Following in namesake’s footsteps led Minnesota priest to his own Latin American mission

| August 22, 2018 | 0 Comments

In a way, Father Greg Schaffer, 53, was set up from the beginning to serve as a missionary priest in Latin America. But perhaps not in Venezuela.

The St. Paul native was named after his priest-uncle, Father Gregory Schaffer, who established the Diocese of New Ulm’s mission in San Lucas Toliman, Guatemala. He grew up listening to his uncle’s stories whenever he came home.

He made his first trip to San Lucas in the seventh grade and couldn’t wait to go back. He recalls that at some point he met martyr-to-be, Blessed Stanley Rother, who served a nearby parish. After graduating from St. Bernard’s High School in St. Paul in 1984, he entered St. John Vianney College Seminary in St. Paul and joined the U.S. Army Reserve to pay for college.

During a leave of absence from the St. Paul Seminary School of Divinity in St. Paul, the future priest spent two years with his uncle at the Guatemala mission from 1989 to 1991. Father Schaffer said he experienced profound peace in the midst of what was effectively a war zone. Seeing how his uncle was able to bring hope to people in such conditions gave him an image of priestly life that proved inspiring.

“That really helped solidify my vision of priesthood,” said Father Schaffer, who returned to SPS and was ordained in 1994.

Although Father Schaffer was prepared to accept whatever assignment he’d receive as an archdiocesan priest, his hope was that he’d be able to serve in Latin America ­— specifically Guatemala. But after serving for three years at Presentation of the Blessed Virgin Mary in Maplewood, he was asked to serve at the archdiocesan mission in Venezuela.

“Without skipping a beat, I said I’d like to go to Guatemala,” he recalls. “[The bishop] told me, ‘I know you do, but you can’t.’ And that was that.”

Father Schaffer accepted the Venezuela assignment, but not without another attempt at keeping his Guatemala dream alive. When classmate Paul McGee expressed interest in serving in Venezuela, Father Schaffer went to Archbishop Harry Flynn and asked that his classmate go in his place. Instead, Archbishop Flynn sent them both. Father Schaffer has been serving in Ciudad Guayana ever since.

In Venezuela, Father Schaffer said he has had to learn to rely both on God and the people around him.

“To really connect with the people and serve, you have to depend on them and listen to them,” he said.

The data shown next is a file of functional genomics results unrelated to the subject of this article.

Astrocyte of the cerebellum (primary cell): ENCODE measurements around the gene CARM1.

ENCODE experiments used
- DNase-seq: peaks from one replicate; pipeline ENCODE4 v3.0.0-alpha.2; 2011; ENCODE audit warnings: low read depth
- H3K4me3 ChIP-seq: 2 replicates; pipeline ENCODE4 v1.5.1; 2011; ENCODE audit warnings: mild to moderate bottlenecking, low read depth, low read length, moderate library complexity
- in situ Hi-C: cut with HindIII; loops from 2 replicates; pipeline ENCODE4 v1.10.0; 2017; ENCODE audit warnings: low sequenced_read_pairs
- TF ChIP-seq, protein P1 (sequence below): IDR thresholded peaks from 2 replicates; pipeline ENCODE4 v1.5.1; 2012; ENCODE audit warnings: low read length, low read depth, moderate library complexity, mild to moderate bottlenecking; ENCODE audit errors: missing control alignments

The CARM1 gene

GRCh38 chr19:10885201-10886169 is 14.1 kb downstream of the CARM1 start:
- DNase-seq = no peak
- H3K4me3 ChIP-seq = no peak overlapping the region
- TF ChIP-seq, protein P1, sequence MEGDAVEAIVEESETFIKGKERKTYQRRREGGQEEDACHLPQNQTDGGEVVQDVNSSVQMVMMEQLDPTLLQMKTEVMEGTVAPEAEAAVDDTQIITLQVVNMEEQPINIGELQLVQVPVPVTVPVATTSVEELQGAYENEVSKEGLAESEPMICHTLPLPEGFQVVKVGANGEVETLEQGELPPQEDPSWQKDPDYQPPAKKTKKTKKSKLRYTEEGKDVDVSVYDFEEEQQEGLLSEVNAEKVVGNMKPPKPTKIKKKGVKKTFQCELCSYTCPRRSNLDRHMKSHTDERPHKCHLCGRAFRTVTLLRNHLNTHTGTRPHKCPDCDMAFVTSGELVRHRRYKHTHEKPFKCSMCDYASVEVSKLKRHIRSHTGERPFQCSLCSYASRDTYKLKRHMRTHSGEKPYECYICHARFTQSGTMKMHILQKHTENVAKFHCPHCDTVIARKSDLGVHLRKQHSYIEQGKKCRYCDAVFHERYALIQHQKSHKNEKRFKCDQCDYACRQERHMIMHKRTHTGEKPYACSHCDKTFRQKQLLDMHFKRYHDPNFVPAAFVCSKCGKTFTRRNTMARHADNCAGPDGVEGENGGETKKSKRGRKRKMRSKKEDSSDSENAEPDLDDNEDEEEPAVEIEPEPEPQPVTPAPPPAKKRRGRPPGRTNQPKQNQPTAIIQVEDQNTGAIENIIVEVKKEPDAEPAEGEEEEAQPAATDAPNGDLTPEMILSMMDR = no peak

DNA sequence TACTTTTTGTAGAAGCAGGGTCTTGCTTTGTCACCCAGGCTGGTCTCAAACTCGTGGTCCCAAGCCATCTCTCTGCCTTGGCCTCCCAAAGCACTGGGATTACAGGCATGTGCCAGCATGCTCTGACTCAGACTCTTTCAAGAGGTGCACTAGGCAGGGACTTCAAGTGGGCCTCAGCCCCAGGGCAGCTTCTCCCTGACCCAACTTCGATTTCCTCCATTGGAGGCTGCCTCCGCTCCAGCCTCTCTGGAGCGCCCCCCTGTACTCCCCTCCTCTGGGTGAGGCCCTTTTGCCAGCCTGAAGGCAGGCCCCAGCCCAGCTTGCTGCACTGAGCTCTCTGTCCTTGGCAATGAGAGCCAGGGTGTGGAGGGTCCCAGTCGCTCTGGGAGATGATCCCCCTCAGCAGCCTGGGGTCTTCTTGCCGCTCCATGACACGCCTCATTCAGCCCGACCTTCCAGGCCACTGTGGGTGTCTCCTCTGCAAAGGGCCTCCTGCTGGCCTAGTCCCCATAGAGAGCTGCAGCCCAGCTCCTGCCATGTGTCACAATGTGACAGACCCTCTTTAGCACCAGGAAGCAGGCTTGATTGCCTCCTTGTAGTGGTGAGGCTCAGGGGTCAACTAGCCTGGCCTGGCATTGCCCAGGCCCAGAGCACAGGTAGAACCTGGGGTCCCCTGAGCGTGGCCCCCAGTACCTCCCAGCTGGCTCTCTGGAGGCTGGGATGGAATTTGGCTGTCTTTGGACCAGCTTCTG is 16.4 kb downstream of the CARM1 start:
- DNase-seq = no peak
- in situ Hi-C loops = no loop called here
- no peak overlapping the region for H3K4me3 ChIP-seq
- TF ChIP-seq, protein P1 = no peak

Father Schaffer’s time in Venezuela has made him grateful for his seminary preparation, as it’s helped him work through questions that have come up in his ministry, like how to appropriately incorporate local music into the liturgy. Serving in Venezuela has also made him appreciate spiritual truths that often go unheeded in modern America — such as the dangers of witchcraft and voodoo, which are far more prevalent realities in South America.

“It’s nothing to fool around with,” he said of such practices, which are part of the Santeria religion prevalent in Latin America.

Father Schaffer has served as pastor of Jesucristo Resucitado since 2000, but he recently picked up an additional assignment: vicar general of the Diocese of Ciudad Guyana. He said it’s a humbling and “surreal” experience, which included representing the diocese at last year’s meeting of Venezuela bishops. He found that talking about baseball was an easy way to make connections with the bishops, given the success of Venezuelan players like Johann Santana and Carlos Silva, both of whom once played for the Minnesota Twins.

Now in his 21st year of ministry in Ciudad Guayana, the Minnesota priest admits that he never thought he’d be in Venezuela this long. But after serving as vicar general and seeing the difficulties facing local priests, he said he can’t envision leaving now.

“It’d be really hard to go back to a nice, comfortable situation in the archdiocese, knowing the sacrifices the other priests are making here,” he said, adding that he feels obligated to help generous people back in Minnesota make a difference in Venezuela. “I have to take advantage of that while I’m able to.”

And if Father Schaffer is going to match his uncle’s feat of serving 48 years in the mission, he’ll need to continue to draw on the original inspiration he encountered in San Lucas all those years ago.

“It’s a humbling experience,” he said. “Being an instrument of God’s grace and love in the midst of all the struggles makes all the difference in the world.”

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